On May 29, the American Institutes for Research (AIR) hosted an event, “Good Jobs without a Bachelor's Degree?” moderated by Amy Goldstein, staff writer at The Washington Post. The event featured a panel of higher education and workforce experts, including William H. Gary, Sr., vice president of workforce development at Northern Virginia Community College (NOVA); Harry Holzer, AIR institute fellow and professor of public policy at Georgetown University; Demetra Nightingale, chief evaluation officer at the U.S. Department of Labor; and Dwayne Norris, vice president of the Workforce Program at AIR. The panelists discussed the types of jobs available to workers that do not require a Bachelor’s degree, as well as the skills needed to succeed in these industries. Presenters focused on the importance of partnerships, job training programs, and successfully connecting workers with employers.
Following an overview of the current state of employment in the United States, Holzer discussed the existing labor market “mismatch” between skills desired by employers and those possessed by workers in the market. He pointed out that many fields, such as health; science, technology, engineering, and math (STEM); manufacturing; and construction, have sizeable amounts of jobs that require the skills taught in two-year or community college programs rather than traditional four-year programs. In addressing this skills gap, Norris recommended that policy makers and practitioners focus on building a pipeline to connect individuals into these jobs and getting them there with the appropriate skills.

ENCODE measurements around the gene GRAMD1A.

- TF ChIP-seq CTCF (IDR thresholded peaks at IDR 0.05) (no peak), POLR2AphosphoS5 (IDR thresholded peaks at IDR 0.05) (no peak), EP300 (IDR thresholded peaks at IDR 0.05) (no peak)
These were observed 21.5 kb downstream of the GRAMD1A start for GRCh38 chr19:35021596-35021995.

Nightingale explained that a large part of the Department of Labor’s mission is to ensure that everyone has a job. To achieve this, the Department focuses on three types of workers: the long term unemployed, discounted workers, and new and future workers. According to Nightingale, the Department is dedicated to improving transitions from high school to career by supporting work-based training such as apprenticeships, contextual learning, and increasing the amount of cross-departmental projects and initiatives .
Drawing from his experiences at NOVA, Gary spoke about the importance of community partnerships, saying that community colleges cannot operate in a vacuum, and that colleges should not wait for partnerships to come to them but rather seek them proactively. NOVA works specifically with the industries of health care, hospitality, and community development to prepare students with skills employers are looking for, such as computer and language skills. Their partnerships and workforce development include small businesses, corporations, and military. The school offers Marines advanced credit for their training to encourage pursuing their education and ease their transition into workforce once they leave the military.